The U.S. Food and Drug Administration (FDA) has warned patients, providers, and medical device manufacturers about possible cybersecurity liabilities in certain medical devices and health care networks.
The vulnerabilities, which the agency called URGENT/11, could allow a user to remotely control medical devices connected to WiFi networks, routers, and phones causing information leaks, denials of service, or malfunctioning. The FDA said it has not received reports of any such attacks at this time.
The FDA identified the following operating systems as being affected, but noted that the vulnerability may not be included in all versions of these operating systems:
- VxWorks (by Wind River)
- Operating System Embedded (by ENEA)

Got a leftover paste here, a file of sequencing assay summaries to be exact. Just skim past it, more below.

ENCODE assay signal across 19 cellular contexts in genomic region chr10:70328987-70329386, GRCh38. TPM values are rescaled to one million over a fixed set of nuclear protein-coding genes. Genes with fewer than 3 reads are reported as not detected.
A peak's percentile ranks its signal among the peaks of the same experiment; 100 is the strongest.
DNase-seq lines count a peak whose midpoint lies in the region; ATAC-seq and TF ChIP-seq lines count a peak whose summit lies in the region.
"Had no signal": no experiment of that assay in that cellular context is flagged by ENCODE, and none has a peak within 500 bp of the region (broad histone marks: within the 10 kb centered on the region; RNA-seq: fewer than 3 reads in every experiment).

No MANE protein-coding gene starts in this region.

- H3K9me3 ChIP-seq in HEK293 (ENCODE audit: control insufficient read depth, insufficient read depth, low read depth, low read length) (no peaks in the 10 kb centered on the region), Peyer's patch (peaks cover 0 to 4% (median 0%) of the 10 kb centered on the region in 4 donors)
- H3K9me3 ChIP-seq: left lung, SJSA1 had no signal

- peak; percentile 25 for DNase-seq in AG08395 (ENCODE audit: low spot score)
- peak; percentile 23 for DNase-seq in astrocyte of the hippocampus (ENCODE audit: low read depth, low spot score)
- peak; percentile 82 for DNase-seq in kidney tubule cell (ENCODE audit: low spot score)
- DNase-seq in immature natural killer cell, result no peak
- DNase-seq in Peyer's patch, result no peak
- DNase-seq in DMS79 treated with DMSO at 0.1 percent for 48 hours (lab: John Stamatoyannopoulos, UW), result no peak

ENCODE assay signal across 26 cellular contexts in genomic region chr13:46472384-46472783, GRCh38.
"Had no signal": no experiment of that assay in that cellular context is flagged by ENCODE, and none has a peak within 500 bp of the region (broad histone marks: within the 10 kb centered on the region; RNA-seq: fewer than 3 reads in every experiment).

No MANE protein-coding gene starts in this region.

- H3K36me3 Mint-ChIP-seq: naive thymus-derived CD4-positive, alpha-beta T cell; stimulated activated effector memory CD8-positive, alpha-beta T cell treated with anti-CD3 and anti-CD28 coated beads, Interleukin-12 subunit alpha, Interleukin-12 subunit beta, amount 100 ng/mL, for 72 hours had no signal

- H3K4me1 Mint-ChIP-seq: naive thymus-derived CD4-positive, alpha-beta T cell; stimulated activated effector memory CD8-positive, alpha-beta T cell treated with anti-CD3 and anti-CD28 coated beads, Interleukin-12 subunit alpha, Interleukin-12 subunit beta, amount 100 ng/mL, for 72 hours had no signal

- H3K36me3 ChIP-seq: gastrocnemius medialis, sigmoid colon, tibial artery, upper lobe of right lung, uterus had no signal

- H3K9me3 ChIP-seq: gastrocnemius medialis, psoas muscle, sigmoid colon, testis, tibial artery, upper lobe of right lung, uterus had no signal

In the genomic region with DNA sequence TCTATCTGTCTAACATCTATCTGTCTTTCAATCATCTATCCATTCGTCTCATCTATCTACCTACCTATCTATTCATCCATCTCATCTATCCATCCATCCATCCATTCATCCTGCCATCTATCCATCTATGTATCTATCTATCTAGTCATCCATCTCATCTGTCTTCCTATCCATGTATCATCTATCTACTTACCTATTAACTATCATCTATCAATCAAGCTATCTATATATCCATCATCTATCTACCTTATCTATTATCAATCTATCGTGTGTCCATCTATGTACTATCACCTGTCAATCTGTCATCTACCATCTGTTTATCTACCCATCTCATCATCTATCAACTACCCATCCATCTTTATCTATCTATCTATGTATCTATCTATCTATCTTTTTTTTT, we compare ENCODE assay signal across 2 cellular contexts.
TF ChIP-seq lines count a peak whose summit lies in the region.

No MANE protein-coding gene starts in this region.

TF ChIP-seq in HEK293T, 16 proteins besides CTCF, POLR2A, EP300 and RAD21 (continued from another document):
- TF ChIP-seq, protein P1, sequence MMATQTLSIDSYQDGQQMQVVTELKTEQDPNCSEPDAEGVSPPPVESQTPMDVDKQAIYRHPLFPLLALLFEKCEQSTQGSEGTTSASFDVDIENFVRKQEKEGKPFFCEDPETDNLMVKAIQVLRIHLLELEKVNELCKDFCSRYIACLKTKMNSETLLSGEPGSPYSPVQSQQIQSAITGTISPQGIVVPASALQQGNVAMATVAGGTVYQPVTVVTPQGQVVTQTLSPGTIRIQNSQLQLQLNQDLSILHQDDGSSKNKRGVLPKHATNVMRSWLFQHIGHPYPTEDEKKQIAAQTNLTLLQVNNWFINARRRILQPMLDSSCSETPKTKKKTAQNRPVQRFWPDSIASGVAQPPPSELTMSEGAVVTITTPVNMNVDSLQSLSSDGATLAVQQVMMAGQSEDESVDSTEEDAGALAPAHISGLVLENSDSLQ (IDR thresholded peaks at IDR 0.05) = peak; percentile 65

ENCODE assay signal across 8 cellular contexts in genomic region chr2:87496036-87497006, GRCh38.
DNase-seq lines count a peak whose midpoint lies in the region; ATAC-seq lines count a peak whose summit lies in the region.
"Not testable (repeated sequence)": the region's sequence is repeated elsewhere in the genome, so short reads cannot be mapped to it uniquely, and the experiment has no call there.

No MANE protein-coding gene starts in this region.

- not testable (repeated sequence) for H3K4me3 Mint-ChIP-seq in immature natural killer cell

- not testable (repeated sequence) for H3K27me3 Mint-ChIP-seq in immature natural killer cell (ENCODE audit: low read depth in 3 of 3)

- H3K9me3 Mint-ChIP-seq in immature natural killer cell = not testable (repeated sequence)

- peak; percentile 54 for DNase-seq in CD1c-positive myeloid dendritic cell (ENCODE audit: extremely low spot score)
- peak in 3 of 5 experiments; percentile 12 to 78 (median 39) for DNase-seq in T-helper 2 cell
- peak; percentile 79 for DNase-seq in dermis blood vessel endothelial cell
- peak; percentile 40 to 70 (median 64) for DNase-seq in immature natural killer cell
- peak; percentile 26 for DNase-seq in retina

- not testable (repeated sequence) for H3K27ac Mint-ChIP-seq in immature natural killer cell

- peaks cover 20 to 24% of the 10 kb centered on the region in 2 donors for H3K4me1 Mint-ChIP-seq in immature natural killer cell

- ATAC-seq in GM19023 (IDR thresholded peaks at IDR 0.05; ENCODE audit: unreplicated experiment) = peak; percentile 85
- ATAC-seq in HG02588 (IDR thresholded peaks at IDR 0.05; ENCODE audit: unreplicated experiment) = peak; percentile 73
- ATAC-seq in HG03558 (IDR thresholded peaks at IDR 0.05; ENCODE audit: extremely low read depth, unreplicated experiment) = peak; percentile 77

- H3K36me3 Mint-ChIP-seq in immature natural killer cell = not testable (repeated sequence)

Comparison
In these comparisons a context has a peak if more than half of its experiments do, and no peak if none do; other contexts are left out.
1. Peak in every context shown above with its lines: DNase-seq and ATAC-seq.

- INTEGRITY (by Green Hills)
- ThreadX (by Microsoft)
- ITRON (by TRON)
- ZebOS (by IP Infusion)
“The risk of patient harm if such a vulnerability were left unaddressed could be significant,” said Suzanne Schwartz, MD, MBA, deputy director of the Office of Strategic Partnerships and Technology Innovation in the FDA’s Center for Devices and Radiological Health. “It’s important for manufacturers to be aware that the nature of these vulnerabilities allows the attack to occur undetected and without user interaction. Because an attack may be interpreted by the device as a normal network communication, it may remain invisible to security measures.”
FDA principal deputy commissioner Amy Abernethy, MD, PhD, said, “The agency urges manufacturers everywhere to remain vigilant about their medical products – to monitor and assess cybersecurity vulnerability risks, and to be proactive about disclosing vulnerabilities and mitigations to address them.”
The agency advises patients who use medical devices to discuss these risks with their doctors and urges manufacturers to quickly address the vulnerabilities.